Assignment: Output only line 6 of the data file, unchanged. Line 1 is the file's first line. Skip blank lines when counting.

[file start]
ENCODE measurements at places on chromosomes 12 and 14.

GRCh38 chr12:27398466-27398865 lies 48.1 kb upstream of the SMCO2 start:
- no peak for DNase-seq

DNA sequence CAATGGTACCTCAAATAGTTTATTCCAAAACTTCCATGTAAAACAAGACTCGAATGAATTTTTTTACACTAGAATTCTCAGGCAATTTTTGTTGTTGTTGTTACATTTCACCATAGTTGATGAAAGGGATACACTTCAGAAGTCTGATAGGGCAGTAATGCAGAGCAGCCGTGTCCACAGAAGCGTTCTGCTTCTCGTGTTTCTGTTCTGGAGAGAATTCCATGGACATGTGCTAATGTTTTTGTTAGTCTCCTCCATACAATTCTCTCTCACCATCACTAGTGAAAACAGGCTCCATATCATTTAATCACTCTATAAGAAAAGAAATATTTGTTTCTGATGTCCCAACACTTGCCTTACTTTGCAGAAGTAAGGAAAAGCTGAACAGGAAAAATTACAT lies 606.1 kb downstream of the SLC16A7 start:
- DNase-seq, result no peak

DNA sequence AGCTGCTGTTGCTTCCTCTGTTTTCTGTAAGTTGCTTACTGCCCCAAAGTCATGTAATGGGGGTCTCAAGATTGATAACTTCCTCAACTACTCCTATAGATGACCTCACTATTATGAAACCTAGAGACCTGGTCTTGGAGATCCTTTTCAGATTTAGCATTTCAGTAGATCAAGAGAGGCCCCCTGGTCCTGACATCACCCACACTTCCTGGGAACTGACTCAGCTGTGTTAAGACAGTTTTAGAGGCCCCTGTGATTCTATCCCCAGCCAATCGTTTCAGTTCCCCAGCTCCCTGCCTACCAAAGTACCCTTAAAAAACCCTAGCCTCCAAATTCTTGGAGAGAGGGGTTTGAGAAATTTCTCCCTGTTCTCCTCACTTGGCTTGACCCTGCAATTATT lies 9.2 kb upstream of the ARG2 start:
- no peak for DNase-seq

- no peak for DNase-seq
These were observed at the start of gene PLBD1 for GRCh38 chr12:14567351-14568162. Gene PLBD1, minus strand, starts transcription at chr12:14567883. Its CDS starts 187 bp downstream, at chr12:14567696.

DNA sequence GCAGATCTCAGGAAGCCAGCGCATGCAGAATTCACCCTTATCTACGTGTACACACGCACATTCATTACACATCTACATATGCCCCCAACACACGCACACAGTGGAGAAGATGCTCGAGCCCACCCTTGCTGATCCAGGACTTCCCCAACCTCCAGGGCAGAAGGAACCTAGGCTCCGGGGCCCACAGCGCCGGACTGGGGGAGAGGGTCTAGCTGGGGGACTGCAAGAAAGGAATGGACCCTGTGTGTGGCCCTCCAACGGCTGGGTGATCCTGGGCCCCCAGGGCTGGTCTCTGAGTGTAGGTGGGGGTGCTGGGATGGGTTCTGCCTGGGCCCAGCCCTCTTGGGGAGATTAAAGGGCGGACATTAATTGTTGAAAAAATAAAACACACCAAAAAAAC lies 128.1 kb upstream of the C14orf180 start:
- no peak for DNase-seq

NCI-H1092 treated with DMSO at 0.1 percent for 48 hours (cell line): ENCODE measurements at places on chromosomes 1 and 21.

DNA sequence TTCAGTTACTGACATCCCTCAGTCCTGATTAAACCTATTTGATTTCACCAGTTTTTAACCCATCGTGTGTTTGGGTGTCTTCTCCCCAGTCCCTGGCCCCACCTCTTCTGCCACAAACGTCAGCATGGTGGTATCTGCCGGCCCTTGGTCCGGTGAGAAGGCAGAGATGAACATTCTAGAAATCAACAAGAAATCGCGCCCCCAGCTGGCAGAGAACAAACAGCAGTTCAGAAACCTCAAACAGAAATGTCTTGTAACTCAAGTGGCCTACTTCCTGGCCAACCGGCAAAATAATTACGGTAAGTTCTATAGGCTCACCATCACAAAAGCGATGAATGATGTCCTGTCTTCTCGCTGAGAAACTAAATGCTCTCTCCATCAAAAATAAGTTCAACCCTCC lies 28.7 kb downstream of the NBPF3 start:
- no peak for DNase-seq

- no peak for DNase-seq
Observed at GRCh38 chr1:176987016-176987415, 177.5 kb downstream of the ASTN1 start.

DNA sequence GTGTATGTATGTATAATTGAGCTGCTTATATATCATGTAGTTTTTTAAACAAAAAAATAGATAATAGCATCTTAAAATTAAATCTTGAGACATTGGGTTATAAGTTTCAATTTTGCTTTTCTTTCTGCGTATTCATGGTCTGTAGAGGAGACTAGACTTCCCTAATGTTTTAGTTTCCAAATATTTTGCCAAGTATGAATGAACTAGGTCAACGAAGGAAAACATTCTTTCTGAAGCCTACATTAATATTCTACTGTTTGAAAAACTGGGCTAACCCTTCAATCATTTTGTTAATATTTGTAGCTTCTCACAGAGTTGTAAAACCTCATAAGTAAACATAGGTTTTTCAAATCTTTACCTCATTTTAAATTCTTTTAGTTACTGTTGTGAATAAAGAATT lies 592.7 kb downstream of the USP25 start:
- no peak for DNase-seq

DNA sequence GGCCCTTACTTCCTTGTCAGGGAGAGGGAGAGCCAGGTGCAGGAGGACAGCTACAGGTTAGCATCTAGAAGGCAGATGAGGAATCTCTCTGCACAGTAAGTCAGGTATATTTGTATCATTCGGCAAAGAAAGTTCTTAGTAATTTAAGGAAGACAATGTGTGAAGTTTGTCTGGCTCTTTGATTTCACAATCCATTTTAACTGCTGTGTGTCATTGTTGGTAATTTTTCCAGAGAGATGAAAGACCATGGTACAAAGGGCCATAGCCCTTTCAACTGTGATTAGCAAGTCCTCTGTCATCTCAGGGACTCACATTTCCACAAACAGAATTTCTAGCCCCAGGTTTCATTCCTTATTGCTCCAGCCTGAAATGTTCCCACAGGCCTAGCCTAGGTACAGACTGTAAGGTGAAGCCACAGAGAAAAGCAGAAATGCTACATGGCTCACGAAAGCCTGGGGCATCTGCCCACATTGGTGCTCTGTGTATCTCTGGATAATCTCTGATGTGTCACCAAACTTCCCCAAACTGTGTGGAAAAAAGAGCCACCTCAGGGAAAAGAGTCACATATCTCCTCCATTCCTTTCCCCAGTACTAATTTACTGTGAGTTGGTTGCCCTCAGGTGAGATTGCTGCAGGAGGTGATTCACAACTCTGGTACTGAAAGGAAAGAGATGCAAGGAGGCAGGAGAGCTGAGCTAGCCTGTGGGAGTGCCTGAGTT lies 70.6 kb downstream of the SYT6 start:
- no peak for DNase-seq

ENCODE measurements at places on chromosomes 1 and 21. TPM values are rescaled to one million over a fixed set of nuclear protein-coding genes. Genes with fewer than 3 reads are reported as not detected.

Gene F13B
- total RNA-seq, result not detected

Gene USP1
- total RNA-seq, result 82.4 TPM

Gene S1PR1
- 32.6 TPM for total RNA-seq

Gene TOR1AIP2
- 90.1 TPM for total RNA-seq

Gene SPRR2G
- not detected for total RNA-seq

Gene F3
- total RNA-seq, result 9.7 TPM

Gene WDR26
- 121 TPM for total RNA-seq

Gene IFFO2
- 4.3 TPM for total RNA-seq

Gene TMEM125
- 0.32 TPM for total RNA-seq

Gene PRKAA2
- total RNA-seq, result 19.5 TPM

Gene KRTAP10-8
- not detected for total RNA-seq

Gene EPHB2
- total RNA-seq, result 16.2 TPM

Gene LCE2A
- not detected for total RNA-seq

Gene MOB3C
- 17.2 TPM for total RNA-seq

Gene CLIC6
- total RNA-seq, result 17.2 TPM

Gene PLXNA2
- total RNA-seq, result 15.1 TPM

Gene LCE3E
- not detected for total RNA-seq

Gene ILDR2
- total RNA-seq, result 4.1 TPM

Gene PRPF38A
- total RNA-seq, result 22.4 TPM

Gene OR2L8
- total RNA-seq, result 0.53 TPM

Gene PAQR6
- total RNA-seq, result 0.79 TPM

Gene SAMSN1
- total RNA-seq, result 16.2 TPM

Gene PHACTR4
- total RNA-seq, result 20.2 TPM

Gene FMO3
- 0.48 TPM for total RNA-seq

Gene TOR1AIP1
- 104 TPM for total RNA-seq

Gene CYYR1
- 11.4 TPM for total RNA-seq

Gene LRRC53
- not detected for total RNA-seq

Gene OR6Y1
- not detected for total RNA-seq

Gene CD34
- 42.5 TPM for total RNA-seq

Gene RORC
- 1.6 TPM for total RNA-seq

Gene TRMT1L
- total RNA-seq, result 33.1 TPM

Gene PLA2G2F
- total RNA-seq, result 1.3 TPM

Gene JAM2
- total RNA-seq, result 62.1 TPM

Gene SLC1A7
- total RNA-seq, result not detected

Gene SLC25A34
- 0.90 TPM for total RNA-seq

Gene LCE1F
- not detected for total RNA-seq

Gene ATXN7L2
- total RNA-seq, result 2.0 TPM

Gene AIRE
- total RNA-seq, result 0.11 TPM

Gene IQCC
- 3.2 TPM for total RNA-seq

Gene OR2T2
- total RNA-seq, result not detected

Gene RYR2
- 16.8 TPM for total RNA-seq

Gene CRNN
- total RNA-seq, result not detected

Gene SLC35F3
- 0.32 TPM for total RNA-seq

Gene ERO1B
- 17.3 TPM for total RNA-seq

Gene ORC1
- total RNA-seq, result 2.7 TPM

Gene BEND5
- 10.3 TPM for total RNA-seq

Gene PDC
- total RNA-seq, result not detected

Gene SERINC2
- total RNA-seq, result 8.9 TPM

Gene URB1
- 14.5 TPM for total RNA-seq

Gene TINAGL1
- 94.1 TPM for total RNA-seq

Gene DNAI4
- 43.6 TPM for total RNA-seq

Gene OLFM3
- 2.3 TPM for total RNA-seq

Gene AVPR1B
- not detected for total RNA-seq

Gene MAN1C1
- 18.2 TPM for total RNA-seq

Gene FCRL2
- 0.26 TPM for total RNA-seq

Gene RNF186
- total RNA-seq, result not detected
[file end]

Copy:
DNA sequence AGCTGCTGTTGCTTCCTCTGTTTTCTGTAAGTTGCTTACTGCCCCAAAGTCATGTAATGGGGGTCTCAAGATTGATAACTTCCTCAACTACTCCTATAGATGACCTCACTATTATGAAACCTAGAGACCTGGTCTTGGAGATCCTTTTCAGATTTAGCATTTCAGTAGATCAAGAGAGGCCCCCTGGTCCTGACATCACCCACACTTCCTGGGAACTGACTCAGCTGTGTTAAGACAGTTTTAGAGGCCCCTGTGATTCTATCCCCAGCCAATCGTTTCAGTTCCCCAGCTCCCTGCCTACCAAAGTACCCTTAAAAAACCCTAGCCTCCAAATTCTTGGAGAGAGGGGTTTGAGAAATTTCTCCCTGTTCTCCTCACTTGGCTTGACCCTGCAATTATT lies 9.2 kb upstream of the ARG2 start: